Is Tim Cook’s stance correct? Should Apple deny assistance to the FBI? Well, public opinion is certainly not on the company’s side. A survey by the Pew Research Center revealed that 51% of US citizens want Apple to acquiesce to FBI’s request, while only 38% are against it. Debates about surveillance and privacy issues have intensified after the Edward Snowden revelations exposed massive government surveillance in both the US and UK.

However, consider the crux of the argument here. There is a term known as ‘End-To-End Encryption’, which is essentially a technology for secure communication between two parties. If you are sending a WhatsApp message to a friend, the data will be encrypted till it reaches your friend, and no third person will be able to intercept the contents during transfer. This process involves the use of cryptographic keys to decrypt the data once it reaches the end user. These keys are stored on the device itself, not on the company servers.

What Apple is saying is that honoring the FBI’s request will force the company to create an iOS with paired-down security features, basically leading to the creation of a key that would function as a ‘backdoor’ into  the user’s data. Such a scenario may lead to further government requests for surveillance and we could see ourselves living in an Orwellian world, with each and every step being watched by the authorities. As Apple’s lawyers questioned in the filing: ‘If Apple can be forced to write code in this case to bypass security features and create new accessibility, what is to stop the government from demanding that Apple write code to turn on the microphone in aid of government surveillance, activate the video camera, surreptitiously record conversations, or turn on location services to track the phone’s user?’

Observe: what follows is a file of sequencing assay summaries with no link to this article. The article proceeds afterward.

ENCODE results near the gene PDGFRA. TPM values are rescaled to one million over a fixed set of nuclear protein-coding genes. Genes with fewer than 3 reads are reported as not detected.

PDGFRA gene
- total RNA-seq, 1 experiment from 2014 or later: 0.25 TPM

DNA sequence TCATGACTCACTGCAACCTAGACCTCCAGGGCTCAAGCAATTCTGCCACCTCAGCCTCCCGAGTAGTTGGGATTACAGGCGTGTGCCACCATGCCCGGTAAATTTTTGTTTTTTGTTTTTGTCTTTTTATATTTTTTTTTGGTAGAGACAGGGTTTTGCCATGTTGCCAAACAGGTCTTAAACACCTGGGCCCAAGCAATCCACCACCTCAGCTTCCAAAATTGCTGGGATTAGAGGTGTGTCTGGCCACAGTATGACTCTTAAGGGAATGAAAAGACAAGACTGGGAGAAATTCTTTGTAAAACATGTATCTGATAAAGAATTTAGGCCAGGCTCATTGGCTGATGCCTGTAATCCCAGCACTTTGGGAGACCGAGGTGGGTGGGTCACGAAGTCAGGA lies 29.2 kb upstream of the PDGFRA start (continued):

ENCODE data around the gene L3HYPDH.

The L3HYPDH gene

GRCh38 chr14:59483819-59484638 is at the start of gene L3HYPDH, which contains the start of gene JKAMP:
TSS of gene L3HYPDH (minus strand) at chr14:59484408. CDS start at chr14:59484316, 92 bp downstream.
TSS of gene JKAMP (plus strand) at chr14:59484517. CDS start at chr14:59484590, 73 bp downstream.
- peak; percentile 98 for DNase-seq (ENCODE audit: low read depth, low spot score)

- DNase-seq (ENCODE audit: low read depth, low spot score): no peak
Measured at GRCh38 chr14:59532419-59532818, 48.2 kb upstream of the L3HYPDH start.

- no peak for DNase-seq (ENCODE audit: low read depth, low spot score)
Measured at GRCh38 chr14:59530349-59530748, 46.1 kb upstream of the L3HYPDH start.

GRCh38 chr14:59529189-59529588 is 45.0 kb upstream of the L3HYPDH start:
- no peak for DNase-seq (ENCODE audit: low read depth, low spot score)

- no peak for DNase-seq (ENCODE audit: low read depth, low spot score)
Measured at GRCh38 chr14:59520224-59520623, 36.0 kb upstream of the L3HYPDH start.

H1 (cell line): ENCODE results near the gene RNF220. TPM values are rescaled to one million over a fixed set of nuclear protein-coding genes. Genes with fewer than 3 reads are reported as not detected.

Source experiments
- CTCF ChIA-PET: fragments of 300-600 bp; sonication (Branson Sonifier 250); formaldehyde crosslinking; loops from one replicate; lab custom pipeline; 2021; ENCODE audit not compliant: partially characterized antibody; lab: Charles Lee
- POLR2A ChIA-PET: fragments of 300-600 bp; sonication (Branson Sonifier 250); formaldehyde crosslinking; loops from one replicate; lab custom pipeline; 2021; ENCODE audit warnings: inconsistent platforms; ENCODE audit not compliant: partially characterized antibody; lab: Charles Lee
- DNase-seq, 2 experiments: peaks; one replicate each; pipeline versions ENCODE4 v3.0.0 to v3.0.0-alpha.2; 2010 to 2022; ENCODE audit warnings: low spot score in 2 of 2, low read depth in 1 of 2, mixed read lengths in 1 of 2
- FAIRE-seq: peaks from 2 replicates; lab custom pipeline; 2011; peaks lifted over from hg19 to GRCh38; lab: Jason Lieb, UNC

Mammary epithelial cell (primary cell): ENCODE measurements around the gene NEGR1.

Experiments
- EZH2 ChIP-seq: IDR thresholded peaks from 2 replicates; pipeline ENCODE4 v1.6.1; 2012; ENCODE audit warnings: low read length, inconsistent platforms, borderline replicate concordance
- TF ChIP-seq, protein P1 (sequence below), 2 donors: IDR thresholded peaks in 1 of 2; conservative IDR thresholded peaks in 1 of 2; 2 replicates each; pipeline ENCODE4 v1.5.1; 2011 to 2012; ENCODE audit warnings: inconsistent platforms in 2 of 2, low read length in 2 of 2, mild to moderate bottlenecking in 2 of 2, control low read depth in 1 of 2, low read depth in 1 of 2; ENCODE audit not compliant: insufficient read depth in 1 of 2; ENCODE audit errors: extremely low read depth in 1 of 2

Even if we consider the unlikely event of a benevolent government coming to power (since it’s probably going to be Hillary Clinton vs Donald Trump now- the former a hawkish proponent of rigid government policies and the latter a bombastic buffoon given to aggressive posturing and jingoism), there is always a chance that a malicious hacker gets hold of such ‘backdoor’ software, potentially leading to a doomsday situation where your private data is always at risk.

Apple has already provided enough help to the FBI in previous cases and in this case as well. Law enforcement agencies have a plethora of options at their disposal to collect digital evidence- they can access data stored on online services like iCloud and Google’s Gmail through search warrants, get phone call and text messages records from companies like Verizon and AT&T, and also use internet-connected sensors, cameras and other devices to collect information. Overreaching its authority by justifying its use in a solitary case seems more like a shrewd attempt to expand surveillance. After all, the government is clearly aware that hyping up security threats will touch an emotional nerve with American citizens.

No doubt, this case will end up generating more sales and publicity for Apple and Tim Cook, whether the final decision is in its favor or not. However, Tim Cook is spot on in his observations of erosion of privacy and civil liberties for the average citizen if the FBI gets hold of such a ‘backdoor’ software. The needs of the many most certainly do outweigh the needs of the few.